on the other hand, i’m concerned when thinking about this in general because of the possibility of becoming liberal ourselves (praise God for those that haven’t fallen), and whether this is a weird putting a sheep in wolf’s clothing and seeming to affirm that which may be apostate. seems like a tight-rope-walk. any thoughts?

  • Thanks, guys. Jason, that is an important caution, indeed. Walt, you also make a good point. Ordination in any denomination usually requires a pretty tight conformity to the party line, whatever that may be. That’s part of why I raised the question. It would be extremely difficult for me to do so, especially because it would strongly violate my conscience. Then again, there are so many people in those huge mainline denominations that need to hear the Gospel. And endless tug-of-war, it seems.

  • The current spiritual climate in Switzerland is secular, and this is true of just about anywhere you go there. It is a very stable country economically, but there is not any sort of strong biblical witness. My grandmother-in-law lives in Basel and is a humanist.

    So, if this pastor is willing to stay and actually preach the Word of God, then what better thing could be done? If he is free to preach, and even to be subversive via true preaching, then why be critical of his work? God bless him and the people there. Revival may come.

  • I am from Austria and am preparing to go to seminary this upcoming Fall in the US. I have been living in the US for a few years now and am seriously considering moving back to Austria with a similar mindset as this man. I grew up in evangelical churches there that were quite insular and didn’t work much with the official church (in our case the Catholic church). I agree with the Swiss pastor that sometimes we can become so inwardly focused, making sure “our own flock” knows what is wrong with the “other” church so we can win people who leave their churches to our own. I am even thinking about potentially joining Catholic efforts for revival when I go back. PRAY FOR REVIVAL IN EUROPE!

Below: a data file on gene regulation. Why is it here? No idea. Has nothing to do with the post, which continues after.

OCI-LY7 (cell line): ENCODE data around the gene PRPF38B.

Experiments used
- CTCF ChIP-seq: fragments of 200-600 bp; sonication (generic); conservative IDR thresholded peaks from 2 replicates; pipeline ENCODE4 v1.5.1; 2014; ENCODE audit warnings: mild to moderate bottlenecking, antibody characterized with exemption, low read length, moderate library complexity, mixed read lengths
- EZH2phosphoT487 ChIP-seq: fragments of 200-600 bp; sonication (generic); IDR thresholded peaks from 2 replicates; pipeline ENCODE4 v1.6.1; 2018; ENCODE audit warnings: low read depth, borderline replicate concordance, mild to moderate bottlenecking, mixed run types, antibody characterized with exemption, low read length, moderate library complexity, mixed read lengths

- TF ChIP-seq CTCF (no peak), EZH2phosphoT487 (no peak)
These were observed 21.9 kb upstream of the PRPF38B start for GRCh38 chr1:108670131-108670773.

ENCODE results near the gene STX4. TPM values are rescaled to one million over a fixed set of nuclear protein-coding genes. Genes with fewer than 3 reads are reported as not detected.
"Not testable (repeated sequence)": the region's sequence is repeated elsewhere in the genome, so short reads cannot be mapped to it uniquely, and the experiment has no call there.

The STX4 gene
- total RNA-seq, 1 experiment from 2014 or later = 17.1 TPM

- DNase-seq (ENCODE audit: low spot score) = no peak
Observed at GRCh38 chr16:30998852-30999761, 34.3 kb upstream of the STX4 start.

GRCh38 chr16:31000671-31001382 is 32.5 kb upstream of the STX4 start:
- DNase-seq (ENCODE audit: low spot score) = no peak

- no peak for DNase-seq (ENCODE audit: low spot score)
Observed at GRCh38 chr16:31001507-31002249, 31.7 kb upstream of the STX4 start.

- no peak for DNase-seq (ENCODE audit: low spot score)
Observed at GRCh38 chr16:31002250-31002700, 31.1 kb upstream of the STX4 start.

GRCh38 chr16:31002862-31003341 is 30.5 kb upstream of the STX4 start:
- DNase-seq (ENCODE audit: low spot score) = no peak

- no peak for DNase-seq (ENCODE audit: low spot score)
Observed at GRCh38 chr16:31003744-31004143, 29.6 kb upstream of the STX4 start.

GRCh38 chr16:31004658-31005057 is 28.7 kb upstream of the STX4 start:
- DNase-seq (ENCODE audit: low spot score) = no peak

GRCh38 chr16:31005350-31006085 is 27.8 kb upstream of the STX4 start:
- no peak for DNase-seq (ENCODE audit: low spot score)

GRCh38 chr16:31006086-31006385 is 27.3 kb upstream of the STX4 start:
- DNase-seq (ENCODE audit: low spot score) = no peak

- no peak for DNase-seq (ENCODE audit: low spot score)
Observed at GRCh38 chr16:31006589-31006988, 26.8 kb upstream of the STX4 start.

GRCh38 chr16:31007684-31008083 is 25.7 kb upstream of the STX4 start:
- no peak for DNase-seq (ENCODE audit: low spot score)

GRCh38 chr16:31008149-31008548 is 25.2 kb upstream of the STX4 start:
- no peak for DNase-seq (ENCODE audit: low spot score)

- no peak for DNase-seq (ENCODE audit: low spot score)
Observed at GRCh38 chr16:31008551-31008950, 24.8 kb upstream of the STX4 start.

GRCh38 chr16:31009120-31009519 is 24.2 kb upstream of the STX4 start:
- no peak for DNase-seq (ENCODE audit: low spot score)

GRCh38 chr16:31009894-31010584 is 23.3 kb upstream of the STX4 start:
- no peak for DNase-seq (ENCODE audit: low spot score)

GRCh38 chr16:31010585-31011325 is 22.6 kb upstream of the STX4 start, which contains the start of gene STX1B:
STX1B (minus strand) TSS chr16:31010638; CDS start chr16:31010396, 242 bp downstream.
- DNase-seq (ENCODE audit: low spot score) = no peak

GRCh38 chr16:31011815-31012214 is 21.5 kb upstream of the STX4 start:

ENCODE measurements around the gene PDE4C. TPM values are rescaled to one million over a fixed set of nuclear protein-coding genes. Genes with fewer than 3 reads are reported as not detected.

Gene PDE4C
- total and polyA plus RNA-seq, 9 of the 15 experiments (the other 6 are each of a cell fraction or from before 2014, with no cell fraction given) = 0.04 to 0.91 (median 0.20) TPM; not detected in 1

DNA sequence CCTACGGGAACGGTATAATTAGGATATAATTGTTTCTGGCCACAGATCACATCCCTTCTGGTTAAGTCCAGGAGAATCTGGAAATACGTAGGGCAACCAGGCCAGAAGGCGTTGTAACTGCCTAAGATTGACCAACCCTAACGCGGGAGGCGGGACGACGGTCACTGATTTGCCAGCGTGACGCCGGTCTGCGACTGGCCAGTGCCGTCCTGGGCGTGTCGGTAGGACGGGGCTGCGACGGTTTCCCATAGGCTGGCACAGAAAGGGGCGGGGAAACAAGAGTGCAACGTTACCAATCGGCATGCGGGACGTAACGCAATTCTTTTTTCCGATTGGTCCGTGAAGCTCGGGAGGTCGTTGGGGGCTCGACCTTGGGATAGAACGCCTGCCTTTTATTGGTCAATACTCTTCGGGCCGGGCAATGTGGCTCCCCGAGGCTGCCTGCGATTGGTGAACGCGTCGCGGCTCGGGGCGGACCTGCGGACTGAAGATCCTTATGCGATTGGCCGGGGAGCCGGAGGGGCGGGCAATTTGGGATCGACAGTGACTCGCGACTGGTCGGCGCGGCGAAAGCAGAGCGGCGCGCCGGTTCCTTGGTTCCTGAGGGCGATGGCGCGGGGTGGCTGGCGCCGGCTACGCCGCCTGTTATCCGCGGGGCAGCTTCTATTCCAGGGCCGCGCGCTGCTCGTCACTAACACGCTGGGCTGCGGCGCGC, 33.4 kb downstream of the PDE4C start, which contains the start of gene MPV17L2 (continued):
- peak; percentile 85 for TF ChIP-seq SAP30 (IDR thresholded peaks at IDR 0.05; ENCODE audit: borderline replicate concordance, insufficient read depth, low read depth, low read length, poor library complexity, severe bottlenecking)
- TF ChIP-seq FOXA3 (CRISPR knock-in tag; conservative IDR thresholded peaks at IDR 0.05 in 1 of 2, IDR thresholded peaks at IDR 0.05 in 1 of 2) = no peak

• Good article, we are a ministry praying for a revival in Europe, and we want to send missionaries to preach the gospel there, so, se wanted to introduce ourselves to you so you can introduce us to the pastor at Switzerland, we are looking for contacts in Europe, so we can plan a short term missionary trip to Europe next year to visit the churches there and make plans for the future.

    Thanks in advance.

    God bless you.

  • Greetings in the name of our lord Jesus Christ

    Having heard about your capability and your efficiency in caring out the things of almighty god effectively without fear of favor, through your various publications and your programmers in TV station the last time i visited you country late last year, I pastor emmanuel v okafor and the members of Jesus for ever ministry here in Nigeria wishes to merge with your church and to be renamed with the name of your church as one of your branch here in Nigeria.

    We took this measure after going through your profile and our inability to fiancé the ministry. we wish to work with your church in sincerity and honesty.

    Thank you as we await a favorable reply from your ministry.

    yours Brother in the lord
    pastor emmanuel v okafor

Written by Jake Belder